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Dental Office Training: Part Two

One of the hardest management tasks dental practice owners have to deal with, whether for an exisitng practice or buying a dental practice is how to effectively and efficiently do dental office training.

The normal way to train a new employee is “on the job” with the hope they pay close attention to what you’re saying and have a good memory. 

With enough persistence, this method usually works after three or four months, especially if the new employee has any kind of experience and takes good notes. But how to correct an employee when they make mistakes?

If you train them on written policies from a dental employee handbook it's much easier to correct them however this type of quality control on employees is usually an omitted function because “it’s easier to just do it myself”.

Practice owners or OMs often delays or ignores this responsibility because the employee will often get defensive (some more than others) about being corrected and have the feeling they’re being reprimanded instead of helped. Even when you explain your intentions to the employee prior to addressing the issue at hand, they may still get very defensive because you are addressing something they did wrong and that can be a hotbed of emotions. There is no magic solution to this issue as the only effective way to correct an employee is to meet one on one to address the mistake, forgetfulness, lack of responsibility, poor attitude, etc.

When you are willing to address the problem with the employee, there is a simple, tried and true method for successfully accomplishing this management responsibility (and it is the office manager’s responsibility to correct the situation). The proper form to use is called the Job Duties Review”. It is self explanatory. This duty falls on the owner’s shoulders when he/she does not have an OM.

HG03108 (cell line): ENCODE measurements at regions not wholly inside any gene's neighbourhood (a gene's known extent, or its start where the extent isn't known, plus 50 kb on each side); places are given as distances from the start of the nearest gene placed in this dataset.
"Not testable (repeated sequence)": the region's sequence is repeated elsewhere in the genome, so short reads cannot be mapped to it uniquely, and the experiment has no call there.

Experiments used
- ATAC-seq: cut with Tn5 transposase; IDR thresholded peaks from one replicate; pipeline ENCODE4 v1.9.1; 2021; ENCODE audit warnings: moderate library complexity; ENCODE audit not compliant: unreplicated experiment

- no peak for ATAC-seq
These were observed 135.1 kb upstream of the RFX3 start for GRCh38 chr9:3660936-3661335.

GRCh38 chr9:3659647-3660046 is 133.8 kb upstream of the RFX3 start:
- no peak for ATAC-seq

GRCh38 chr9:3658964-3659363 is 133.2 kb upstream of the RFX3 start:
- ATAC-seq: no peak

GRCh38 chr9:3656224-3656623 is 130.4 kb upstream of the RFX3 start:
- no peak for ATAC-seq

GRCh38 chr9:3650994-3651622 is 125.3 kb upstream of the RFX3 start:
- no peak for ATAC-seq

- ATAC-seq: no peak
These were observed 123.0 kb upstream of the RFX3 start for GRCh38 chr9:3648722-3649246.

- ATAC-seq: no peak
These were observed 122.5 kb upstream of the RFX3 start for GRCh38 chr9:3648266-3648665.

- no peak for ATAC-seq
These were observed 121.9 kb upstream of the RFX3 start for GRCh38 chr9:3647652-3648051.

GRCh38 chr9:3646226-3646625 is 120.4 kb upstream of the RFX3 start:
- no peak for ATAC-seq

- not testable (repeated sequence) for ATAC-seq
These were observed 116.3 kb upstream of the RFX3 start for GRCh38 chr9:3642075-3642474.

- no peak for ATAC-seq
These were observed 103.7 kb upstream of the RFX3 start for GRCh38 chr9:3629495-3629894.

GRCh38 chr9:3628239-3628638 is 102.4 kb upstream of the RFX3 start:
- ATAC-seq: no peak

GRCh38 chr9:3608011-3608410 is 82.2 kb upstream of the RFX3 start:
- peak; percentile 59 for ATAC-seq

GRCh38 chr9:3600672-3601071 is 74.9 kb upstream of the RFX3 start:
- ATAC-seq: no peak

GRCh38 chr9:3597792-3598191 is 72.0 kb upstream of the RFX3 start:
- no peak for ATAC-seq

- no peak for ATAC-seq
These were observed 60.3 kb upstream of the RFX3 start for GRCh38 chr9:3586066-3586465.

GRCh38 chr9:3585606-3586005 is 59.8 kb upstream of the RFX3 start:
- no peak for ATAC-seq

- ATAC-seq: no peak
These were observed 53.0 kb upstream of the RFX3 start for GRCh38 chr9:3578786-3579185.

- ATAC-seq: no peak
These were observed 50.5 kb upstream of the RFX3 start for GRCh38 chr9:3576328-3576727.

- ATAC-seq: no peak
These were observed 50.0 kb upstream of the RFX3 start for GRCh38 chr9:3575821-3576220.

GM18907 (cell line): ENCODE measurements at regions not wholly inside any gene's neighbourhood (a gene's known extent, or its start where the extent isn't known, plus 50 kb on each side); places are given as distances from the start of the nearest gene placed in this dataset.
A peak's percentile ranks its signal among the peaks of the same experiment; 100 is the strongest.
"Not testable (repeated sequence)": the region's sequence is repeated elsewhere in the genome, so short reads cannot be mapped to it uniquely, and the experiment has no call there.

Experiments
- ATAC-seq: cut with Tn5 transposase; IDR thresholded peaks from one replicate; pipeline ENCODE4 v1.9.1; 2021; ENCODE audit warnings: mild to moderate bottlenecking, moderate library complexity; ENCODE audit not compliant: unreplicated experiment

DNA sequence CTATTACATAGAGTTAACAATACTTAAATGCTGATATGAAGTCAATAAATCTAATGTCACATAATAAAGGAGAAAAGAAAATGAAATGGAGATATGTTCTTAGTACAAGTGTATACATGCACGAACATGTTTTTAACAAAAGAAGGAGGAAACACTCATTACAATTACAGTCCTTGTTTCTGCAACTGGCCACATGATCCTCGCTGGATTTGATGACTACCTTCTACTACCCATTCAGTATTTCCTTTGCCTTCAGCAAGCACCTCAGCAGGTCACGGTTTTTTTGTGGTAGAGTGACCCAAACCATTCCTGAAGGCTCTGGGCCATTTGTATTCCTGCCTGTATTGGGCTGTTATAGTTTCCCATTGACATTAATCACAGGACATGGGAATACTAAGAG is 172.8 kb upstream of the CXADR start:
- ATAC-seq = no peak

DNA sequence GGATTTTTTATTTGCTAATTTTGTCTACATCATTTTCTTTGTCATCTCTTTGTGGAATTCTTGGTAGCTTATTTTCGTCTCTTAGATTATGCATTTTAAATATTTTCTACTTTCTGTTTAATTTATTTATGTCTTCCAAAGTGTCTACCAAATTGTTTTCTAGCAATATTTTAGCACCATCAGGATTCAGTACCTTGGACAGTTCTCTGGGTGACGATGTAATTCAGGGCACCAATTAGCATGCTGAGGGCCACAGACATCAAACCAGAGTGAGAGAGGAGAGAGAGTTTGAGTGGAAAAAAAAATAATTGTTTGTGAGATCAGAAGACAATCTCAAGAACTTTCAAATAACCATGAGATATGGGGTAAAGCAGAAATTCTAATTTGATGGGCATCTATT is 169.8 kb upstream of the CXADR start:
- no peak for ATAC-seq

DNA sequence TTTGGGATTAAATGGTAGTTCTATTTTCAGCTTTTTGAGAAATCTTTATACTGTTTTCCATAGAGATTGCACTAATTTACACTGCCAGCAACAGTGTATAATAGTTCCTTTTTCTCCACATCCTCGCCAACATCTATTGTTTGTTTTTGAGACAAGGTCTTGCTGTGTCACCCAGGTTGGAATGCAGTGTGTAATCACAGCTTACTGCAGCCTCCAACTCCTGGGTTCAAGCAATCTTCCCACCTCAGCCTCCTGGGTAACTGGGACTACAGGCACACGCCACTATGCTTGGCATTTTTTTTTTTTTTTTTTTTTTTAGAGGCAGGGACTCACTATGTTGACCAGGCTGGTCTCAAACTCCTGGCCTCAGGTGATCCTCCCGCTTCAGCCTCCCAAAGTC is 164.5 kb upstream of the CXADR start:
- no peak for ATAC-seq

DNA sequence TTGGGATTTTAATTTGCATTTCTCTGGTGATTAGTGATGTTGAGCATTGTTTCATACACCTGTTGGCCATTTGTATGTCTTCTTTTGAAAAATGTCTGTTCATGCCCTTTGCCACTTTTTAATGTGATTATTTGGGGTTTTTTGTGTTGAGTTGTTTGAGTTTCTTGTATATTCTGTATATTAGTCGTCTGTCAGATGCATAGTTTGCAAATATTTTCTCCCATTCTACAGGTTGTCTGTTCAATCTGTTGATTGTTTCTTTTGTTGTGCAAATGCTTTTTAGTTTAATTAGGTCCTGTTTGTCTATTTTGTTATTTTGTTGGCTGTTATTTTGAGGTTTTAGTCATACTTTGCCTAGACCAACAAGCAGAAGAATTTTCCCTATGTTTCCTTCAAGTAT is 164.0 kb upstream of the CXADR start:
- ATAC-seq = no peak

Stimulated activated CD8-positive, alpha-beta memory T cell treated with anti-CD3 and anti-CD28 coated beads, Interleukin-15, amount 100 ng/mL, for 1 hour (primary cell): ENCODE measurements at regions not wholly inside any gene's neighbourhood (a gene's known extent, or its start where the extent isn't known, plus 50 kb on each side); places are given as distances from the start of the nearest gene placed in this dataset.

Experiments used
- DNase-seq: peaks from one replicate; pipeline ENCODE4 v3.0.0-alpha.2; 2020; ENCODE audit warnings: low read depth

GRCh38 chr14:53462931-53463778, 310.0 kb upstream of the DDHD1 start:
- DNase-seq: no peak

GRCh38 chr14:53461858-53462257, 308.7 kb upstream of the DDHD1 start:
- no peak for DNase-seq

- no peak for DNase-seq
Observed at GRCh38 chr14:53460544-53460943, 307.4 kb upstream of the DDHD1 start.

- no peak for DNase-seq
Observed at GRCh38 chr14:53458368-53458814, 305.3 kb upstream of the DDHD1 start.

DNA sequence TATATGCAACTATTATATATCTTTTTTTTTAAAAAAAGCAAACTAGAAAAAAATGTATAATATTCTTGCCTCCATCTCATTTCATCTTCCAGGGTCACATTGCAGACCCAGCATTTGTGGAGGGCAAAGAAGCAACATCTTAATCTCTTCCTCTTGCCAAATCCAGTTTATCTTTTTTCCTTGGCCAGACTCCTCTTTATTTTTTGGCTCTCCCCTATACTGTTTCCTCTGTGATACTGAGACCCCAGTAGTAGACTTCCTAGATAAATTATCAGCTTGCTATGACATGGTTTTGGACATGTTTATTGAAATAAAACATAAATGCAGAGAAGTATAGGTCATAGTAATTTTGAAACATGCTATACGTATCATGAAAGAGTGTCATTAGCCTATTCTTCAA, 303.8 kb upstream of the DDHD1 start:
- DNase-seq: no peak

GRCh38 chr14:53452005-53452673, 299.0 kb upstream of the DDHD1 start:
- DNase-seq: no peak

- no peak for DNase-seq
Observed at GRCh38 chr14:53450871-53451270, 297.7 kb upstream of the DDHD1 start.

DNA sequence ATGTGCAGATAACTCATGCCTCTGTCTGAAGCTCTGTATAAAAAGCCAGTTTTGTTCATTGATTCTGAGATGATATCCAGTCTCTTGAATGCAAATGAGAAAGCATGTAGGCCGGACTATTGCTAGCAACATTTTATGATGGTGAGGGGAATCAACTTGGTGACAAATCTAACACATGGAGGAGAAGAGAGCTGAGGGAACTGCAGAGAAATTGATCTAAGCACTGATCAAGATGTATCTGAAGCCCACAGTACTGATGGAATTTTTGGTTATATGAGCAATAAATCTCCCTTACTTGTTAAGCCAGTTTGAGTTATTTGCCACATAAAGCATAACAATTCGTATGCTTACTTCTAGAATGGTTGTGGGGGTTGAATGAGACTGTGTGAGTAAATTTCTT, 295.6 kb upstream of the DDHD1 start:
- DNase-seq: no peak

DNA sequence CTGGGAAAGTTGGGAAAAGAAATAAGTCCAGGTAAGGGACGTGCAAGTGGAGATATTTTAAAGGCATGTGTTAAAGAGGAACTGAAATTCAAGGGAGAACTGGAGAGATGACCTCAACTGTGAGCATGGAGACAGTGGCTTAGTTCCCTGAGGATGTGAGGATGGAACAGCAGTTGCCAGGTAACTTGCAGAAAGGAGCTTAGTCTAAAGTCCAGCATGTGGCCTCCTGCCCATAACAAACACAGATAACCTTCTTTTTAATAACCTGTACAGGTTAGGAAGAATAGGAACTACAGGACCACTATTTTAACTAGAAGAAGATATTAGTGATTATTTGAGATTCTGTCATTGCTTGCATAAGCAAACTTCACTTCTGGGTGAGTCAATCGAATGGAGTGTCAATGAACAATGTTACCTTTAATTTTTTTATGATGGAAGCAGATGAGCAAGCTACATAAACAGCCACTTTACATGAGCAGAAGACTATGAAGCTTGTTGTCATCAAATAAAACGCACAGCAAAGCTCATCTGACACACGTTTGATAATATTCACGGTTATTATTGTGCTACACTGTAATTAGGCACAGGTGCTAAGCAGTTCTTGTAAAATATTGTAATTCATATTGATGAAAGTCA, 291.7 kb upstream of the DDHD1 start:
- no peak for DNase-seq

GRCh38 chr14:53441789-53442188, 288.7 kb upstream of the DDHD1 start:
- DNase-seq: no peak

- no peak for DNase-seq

The process starts with having a dental office manual with written policies or procedures that the employee has already studied and signed off on. That is a must, otherwise you’re just asking for trouble. 

One of five things typically occurs when you try to correct an employee:

1) They are grateful for the assistance.

2) They disagree with your method of doing it but since you’re the boss they smile and tell you they understand when they really don’t and go back to doing it “their way” in a week or two.

3) They disagree with your method of doing it and tell you exactly how wrong you are and how right they are.

4) They get extremely defensive, cry and want to know if this means they’re fired.

5) They disagree with you, tell you how wrong you are, get defensive and cry, go to lunch, don’t come back and then file for unemployment the next week.

The problem that is created when attempting to correct an employee without referring to the written policy or procedure is it’s your word against theirs.

For purposes of this illustration we are going to assume you just hired somebody and need to get them trained. Let’s also assume they have minimal knowledge of dentistry. They might have a few months of experience working in another office or no experience whatsoever. The first thing you have to do is get them through the General Policy Manual and the the Dental Basics Manual. These are your general policies on dress code, office meetings, vacations, sick pay, etc.

Before you hire the new employee have them read the General Policy Manual (without taking the exams) to see if they disagree with anything. It takes thirty minutes to an hour for anyone to review it. This step will save you both time and money, since the potential employee should reject the job offer upfront if he/she doesn’t like your policies (e.g., sick leave, vacation days, etc.). Hopefully, the potential employee will appreciate the fact that your office has taken time to prepare written policies and procedures to ensure there is no misunderstanding about company protocols.